Clinton looks awful and has looked worse and worse for years, since long before her recent hospitalization for a blood clot resulting from a fall. I don’t mean to be ungallant. It’s just that she clearly has been working herself to death in her current job as well as in her past two, as senator and first lady.
And what for? Despite all the admiration she deserves for her dedication and long hours, there is also a vanity of long hours and (in her current job) long miles of travel. You must be very, very important if your work requires you to be constantly flying through time zones to midnight meetings that last for hours. Of course our secretary of state is very important — so why does she have to prove it?
Yeah–she’s the U.S. Secretary of State! She should just sit back, relax, and bake up some vegan, gluten-free cookies or something. She doesn’t need to log all of those flight miles–she can just Skype Angela Merkel or Abu Mazen from Chappaqua if something comes up.
In spite of my voracious consumption of political journalism (because who else do you know who reads Michael Kinsley? Lolz!), I must have missed all of those articles that complained about Teddy Kennedy’s unattractive corpulence, or that Robert Byrd was a hideous old fossil who should have resigned long before he died, or Barney Frank’s weird speech impediment that means he spits all over anyone who’s near him, or that Bob Dole was a self-aggrandizing mummy with a chip on his shoulder and corpse-breath for daring to run for President at the age of 73. I totally missed the endless calls during the Bush presidency insisting that Dick Cheney was ineligible to serve as Vice President because he was 60 going on 95 and was clearly too hideous and too sickly to serve.
As a matter of fact, I’ve missed every single article in the world written either in English or French in which male politicians are criticized for their age, their looks, or their hard work.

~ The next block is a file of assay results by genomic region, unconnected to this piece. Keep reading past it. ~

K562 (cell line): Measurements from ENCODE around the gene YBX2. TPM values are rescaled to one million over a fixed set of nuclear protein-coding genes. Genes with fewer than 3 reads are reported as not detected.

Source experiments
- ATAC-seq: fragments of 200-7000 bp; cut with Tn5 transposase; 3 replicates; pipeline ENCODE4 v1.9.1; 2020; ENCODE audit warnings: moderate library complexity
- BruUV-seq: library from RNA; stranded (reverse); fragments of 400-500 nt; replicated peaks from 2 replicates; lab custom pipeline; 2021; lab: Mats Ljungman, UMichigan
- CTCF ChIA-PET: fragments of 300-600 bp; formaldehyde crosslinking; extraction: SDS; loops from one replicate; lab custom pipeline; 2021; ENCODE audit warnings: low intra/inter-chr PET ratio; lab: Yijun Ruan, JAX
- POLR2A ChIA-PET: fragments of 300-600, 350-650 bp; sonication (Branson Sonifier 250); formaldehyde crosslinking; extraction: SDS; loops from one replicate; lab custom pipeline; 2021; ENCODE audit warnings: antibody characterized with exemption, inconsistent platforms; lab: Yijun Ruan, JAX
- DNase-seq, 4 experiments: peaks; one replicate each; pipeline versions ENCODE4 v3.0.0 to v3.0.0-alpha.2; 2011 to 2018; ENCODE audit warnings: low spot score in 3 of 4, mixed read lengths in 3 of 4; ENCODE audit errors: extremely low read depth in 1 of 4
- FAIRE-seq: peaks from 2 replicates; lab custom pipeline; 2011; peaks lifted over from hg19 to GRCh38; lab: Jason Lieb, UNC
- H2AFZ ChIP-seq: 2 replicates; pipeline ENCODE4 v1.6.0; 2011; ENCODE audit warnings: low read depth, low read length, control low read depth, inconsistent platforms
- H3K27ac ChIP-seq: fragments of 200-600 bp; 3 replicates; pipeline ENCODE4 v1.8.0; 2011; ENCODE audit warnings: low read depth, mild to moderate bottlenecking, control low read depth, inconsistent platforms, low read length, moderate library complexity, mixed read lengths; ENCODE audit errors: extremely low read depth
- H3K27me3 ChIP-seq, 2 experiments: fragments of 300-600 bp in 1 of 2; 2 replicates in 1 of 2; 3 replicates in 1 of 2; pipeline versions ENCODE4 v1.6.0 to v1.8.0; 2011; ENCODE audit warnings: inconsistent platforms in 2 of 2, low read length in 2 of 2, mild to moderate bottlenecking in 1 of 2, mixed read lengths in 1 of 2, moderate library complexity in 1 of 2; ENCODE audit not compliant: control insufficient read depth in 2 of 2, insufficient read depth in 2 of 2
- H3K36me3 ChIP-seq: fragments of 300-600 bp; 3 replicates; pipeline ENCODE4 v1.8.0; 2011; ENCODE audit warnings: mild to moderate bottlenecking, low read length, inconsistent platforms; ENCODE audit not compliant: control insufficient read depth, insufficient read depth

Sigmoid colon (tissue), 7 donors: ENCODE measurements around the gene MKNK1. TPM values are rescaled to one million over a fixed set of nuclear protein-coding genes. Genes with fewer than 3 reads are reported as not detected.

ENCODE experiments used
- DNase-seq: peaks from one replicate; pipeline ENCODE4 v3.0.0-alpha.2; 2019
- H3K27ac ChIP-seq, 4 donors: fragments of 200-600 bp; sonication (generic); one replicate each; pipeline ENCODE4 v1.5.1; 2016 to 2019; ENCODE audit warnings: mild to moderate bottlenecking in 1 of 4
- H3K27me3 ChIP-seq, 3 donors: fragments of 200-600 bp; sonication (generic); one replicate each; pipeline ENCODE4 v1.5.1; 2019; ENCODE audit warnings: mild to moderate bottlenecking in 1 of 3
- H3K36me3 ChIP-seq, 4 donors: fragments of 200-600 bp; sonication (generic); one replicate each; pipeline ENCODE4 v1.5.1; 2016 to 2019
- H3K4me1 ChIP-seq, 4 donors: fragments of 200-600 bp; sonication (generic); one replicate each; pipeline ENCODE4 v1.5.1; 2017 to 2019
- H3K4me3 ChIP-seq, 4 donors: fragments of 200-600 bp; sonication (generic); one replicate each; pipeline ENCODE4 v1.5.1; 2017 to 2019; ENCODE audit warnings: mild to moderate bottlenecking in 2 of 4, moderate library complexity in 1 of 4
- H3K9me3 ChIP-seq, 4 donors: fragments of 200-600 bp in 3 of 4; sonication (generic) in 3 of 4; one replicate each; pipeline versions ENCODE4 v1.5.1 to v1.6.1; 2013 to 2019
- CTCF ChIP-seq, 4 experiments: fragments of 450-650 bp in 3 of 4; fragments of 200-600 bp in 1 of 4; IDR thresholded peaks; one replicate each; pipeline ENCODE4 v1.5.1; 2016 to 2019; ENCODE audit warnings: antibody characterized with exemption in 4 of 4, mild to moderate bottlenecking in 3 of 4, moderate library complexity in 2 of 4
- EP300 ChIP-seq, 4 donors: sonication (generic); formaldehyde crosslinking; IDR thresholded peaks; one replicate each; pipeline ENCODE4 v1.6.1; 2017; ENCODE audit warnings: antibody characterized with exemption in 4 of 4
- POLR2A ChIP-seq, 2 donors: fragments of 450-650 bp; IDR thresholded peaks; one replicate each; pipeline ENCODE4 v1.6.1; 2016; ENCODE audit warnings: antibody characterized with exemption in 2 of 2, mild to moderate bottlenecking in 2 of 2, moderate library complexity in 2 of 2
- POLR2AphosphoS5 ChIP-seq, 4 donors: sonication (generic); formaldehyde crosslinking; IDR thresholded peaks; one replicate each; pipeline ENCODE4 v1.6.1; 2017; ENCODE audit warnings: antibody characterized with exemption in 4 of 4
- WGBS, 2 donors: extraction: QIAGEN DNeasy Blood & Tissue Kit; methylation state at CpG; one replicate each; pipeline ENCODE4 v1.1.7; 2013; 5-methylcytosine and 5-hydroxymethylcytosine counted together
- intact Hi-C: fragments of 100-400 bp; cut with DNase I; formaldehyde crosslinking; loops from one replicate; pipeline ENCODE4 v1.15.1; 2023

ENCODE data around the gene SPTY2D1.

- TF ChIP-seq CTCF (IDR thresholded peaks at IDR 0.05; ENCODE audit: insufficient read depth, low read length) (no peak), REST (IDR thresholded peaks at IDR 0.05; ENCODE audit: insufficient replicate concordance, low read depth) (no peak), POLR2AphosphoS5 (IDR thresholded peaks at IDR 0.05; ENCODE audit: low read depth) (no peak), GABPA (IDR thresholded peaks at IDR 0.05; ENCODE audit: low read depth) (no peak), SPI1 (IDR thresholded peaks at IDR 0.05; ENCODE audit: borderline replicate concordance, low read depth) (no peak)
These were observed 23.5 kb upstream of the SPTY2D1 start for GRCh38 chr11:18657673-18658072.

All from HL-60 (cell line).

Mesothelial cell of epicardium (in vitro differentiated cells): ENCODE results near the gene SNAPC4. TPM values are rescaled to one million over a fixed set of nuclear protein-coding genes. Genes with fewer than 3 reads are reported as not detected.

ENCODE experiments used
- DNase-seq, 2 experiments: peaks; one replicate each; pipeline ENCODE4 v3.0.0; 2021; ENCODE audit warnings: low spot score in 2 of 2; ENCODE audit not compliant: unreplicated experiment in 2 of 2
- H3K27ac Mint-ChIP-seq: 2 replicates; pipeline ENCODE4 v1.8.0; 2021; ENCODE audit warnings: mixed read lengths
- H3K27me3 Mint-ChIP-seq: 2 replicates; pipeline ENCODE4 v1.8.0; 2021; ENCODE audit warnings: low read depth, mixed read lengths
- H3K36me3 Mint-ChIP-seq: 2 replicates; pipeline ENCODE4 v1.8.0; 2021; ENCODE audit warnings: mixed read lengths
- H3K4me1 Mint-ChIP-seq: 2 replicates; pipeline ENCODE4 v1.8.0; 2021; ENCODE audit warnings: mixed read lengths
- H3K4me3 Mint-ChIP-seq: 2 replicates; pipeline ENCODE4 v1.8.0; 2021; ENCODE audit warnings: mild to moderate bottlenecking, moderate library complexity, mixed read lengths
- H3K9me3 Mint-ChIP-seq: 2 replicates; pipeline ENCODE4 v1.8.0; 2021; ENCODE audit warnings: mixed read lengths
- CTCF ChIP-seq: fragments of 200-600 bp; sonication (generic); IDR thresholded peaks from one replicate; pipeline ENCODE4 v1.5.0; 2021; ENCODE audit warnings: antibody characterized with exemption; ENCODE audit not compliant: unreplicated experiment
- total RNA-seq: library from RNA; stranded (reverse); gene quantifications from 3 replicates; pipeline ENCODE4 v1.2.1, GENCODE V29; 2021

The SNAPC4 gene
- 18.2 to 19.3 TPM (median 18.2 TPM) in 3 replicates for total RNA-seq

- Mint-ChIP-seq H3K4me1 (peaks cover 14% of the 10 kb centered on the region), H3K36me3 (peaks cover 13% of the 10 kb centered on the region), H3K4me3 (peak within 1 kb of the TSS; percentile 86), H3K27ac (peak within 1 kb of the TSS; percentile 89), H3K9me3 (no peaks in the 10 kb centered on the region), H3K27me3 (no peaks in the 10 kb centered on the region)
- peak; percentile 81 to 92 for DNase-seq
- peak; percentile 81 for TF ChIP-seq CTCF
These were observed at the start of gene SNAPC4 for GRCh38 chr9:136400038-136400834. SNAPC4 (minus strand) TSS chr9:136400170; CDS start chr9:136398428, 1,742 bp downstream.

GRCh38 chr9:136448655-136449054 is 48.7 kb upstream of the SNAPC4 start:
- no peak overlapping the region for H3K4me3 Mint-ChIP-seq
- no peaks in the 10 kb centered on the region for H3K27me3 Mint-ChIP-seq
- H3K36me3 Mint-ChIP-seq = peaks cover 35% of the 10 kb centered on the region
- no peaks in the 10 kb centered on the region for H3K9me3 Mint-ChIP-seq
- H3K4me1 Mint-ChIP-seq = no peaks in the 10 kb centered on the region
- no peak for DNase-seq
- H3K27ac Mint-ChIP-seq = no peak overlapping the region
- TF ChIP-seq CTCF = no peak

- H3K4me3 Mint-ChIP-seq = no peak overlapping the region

I’m sure it’s just a coincidence, now that the 2012 election is over – and Benghazi-gate was useless in defeating President Obama – Fox News is suddenly making it all about Hillary Clinton, a potential 2016 nominee. Last week, the Communications Arm of the GOP was sneering that Clinton’s concussion, which caused her to cancel testifying in Congress about Benghazi, was faked. Today, Fox helped hype a Republican effort to embarrass Clinton by blocking John Kerry’s confirmation as her replacement as Secretary of State until she testifies.
Today's chapter in the zombie Benghazi “controversy” began with the curvy couch crew on Fox & Friends joining their Republican pal, Congresswoman Ileana Ros-Lehtinen in her outrage over a report that the four State Department officials who resigned over Benghazi may have been re-assigned to new jobs. Of course, there was no attempt to find out whether there are certain procedures the State Department has to follow in order to actually fire somebody, what those procedures are, whether the four had fit the criteria or even whether or not anyone had been demoted or what kinds of jobs the people were going to return to.
Instead, guest host Kelly Wright all but urged Ros-Lehtinen to blast the Clinton State Department. He said, “I know you are not happy about the news of this at all. How do you describe it?”
On cue, she said, “This is unbelievable. The American people should be outraged at this because it is pathetic. It’s disgraceful. It is purposely misleading. It is a ruse, smoke and mirrors. I mean, this is so wrong for the State Department to do.”
The discussion went on in predictable Fox News fashion until, suddenly, Wright brought up this little nugget:
Congresswoman, …we understand that some Republicans may try to block voting on or confirming the nomination for the Secretary of State in John Kerry until Hillary Clinton actually testifies before the Committee on what took place in Benghazi, what her role may or may not have been. What do you say to that?
Ros-Lehtinen: Correct and I think that they’re right to do so.
Never mind that Clinton is already expected to testify and that any Committee could subpoena her, if attorney and Fox News host Greta Van Susteren is to be believed. But at least some Republicans are willing to block the nomination of a Secretary of State – who would otherwise be easily confirmed - in order to tarnish the sitting SOS over a faux scandal. It never seemed to occur to Wright to even question such a plan.
John McCain's attacks on Susan Rice have been utterly bizarre. They go beyond all rational thought, and now Senators Collins and Corker have joined the parade.
The thing is, they're a lot of nothing about nothing. All noise, no signal. These senators are behaving like idiots over the possible nomination of Susan Rice to replace Hillary Clinton, without any rational basis. Rice used talking points on Sunday shows that didn't line up with what Senator McGrumpy's gut told him? Maybe someone should have told him not to eat spicy food before meeting with her!